December 7

What was advertised in a colonial American newspaper 250 years ago today?

Pennsylvania Packet (December 7, 1772).

“At the sign of the Spinning Wheel.”

In December 1772, James Cunning took the pages of the Pennsylvania Packet to advertise the “large assortment of Dry Goods” available at his shop on Market Street in Philadelphia.  He took the opportunity to express his “grateful acknowledgments to his friends and customers,” thanking them for “the many obliging favours he has received since he first commenced business.”  In order to “merit a continuance of their favours,” Cunning declared that he would set favorable “terms” for both wholesale and retail sales.  Those “terms” certainly included price and likely credit as well.  They may have also included packaging, delivery, and other services.

Cunning advised readers that they would find his shop “At the sign of the Spinning Wheel.”  To strengthen the association between that symbol of industriousness and his business, Cunning adorned his advertisement with a woodcut that depicted a spinning wheel.  Larger than the stock images of vessels at sea and horses in the upper left corners of half a dozen advertisements in the December 7 issue and its supplement, the spinning wheel accounted for more than half the space occupied by Cunning’s advertisement.  That represented significant expense for Cunning, first for commissioning a woodcut tied to his business and for his exclusive use, then for the space required to publish it.  Printers charged by the amount of space, not the number of words.

Cunning apparently considered including the image in his notices worth the expense, especially since he continued to use it when placing new advertisements.  The image first appeared in advertisements Cunning inserted in the Pennsylvania Journal in October 1771.  By the end of the month, he transferred the woodcut to the printing offices of the newly-launched Pennsylvania Packet.  It appeared in an advertisement in the inaugural issue.  More than a year later, Cunning included the image in a new advertisement in the Pennsylvania Packet, convinced that it would result in a satisfactory return on his investment in commissioning it.  He could have retired the image after it appeared in that initial run of advertising if he did not believe that it resulted in greater attention for his business.  That he used it again suggests that he determined that image and text together helped to draw “friends and customers” to his shop.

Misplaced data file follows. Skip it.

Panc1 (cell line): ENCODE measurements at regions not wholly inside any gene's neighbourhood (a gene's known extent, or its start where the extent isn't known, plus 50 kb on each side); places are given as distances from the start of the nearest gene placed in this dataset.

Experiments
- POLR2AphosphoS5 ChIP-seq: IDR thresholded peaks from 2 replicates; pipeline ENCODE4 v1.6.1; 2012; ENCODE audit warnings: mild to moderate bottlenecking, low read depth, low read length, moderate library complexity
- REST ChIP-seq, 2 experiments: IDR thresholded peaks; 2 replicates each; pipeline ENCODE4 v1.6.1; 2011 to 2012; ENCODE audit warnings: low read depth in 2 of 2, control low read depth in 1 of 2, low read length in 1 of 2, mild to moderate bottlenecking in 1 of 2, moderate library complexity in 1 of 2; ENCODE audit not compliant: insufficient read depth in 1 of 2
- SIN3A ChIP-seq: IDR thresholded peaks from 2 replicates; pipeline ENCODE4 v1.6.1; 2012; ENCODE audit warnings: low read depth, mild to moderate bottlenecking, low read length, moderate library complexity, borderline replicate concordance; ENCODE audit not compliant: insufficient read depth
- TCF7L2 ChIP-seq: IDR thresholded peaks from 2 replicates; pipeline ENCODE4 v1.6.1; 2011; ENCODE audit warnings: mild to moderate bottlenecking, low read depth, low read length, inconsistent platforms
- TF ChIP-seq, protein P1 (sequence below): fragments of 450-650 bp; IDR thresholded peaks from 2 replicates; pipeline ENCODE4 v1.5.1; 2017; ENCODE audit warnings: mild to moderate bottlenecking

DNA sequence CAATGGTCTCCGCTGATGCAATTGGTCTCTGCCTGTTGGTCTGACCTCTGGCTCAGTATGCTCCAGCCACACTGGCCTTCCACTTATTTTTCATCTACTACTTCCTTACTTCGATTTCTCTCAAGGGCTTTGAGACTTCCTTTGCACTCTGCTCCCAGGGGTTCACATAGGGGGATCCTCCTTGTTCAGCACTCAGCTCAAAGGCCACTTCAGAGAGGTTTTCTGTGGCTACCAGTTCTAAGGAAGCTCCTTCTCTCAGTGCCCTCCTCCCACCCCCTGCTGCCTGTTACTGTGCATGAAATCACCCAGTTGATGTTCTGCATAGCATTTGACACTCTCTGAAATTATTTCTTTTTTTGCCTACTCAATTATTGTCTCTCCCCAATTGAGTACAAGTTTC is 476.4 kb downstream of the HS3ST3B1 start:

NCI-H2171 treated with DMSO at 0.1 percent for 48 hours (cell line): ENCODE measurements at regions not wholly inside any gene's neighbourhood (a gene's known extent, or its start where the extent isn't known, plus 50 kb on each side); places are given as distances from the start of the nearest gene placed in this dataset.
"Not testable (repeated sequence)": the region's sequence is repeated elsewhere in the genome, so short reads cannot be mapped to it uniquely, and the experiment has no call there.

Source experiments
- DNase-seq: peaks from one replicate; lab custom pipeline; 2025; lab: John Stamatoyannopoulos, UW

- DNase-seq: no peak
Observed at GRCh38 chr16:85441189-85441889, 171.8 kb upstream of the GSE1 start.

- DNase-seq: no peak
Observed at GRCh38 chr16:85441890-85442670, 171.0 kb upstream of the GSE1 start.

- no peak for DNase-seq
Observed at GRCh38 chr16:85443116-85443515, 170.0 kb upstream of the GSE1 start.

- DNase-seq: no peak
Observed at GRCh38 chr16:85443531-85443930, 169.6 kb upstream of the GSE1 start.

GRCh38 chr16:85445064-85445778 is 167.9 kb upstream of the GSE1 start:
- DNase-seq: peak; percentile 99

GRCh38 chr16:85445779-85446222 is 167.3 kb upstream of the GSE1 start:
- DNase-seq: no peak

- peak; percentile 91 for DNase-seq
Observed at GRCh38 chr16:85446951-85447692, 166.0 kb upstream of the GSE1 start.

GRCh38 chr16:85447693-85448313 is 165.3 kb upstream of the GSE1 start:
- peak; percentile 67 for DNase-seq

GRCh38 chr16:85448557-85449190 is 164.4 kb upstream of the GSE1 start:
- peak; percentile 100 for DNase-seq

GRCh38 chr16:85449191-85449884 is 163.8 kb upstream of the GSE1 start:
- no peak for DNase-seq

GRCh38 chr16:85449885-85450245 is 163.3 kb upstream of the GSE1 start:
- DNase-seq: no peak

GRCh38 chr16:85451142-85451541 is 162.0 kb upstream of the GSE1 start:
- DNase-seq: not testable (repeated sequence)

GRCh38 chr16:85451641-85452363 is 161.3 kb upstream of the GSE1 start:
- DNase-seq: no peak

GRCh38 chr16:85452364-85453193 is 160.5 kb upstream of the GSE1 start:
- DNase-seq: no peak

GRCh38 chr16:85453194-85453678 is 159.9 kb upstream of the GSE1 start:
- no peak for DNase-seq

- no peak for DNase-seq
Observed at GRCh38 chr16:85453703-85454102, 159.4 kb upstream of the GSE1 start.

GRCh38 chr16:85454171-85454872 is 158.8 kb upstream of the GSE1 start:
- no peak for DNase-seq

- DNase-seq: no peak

October 30

What was advertised in a colonial American newspaper 250 years ago this week?

Pennsylvania Packet (October 28, 1771).


When John Dunlap launched the Pennsylvania Packet on October 28, 1771, the first edition featured an astounding number of advertisements, enough that he distributed a supplement containing some of the news and advertising that did not fit in the standard issue.  Still, he did not print all of the advertisements submitted to his printing office.  Dunlap included a note that “Some Advertisements … are deferred till next week, when they shall be carefully regarded.”  Most colonial newspapers did not benefit from such an abundance of advertising in their inaugural issues.  Advertisers tended to wait to assess the success and circulation of new newspapers before investing in advertising that might not be seen by many readers.  Dunlap may have attracted so many advertisers because he announced in the subscription proposals that “The first Number shall be given gratis.”  Many advertisers may have assumed that free newspapers would result in high demand, at least for that first issue, making their own advertisements sound investments.

James Cunning, a merchant who did business “At the sign of the SPINNING WHEEL, in Third-street,” was among the advertisers who placed notices in the first issue of the Pennsylvania Packet.  He adorned his advertisement with an image of a spinning wheel, replicating the sign that marked his location.  That image, however, was not unique to the Pennsylvania Packet.  It previously appeared in advertisements Cunning placed in the Pennsylvania Journal on October 10 and October 17.  Colonial printers tended to supply stock images of ships, houses, horses, enslaved people, and indentured servants to advertisers, but advertisers who wished to publish other kinds of images had to commission woodcuts that then belonged to them, not the printers.  Three advertisements in the inaugural issue of the Pennsylvania Packet included images of ships at sea, but Cunning’s was the only advertisement with a specialized image keyed to his particular business.  To make that happen, he had to retrieve his woodcut of the spinning wheel from the printing office operated by William Bradford and Thomas Bradford at the corner of Front and Market Streets and deliver it, along with copy for his advertisement, to Dunlap’s “NEWEST PRINTING-OFFICE” on Market Street.  Already in the first issue of the Pennsylvania Packet, Dunlap participated in a longstanding practice of providing stock images for advertisers while also incorporating more specialized woodcuts that advertisers submitted with their copy.